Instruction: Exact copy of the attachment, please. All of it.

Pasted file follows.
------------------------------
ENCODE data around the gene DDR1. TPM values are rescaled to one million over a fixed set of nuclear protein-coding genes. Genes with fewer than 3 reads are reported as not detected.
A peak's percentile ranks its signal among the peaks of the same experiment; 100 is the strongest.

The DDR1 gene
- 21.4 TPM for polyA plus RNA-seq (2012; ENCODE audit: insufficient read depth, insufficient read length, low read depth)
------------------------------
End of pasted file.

ENCODE data around the gene DDR1. TPM values are rescaled to one million over a fixed set of nuclear protein-coding genes. Genes with fewer than 3 reads are reported as not detected.
A peak's percentile ranks its signal among the peaks of the same experiment; 100 is the strongest.

The DDR1 gene
- 21.4 TPM for polyA plus RNA-seq (2012; ENCODE audit: insufficient read depth, insufficient read length, low read depth)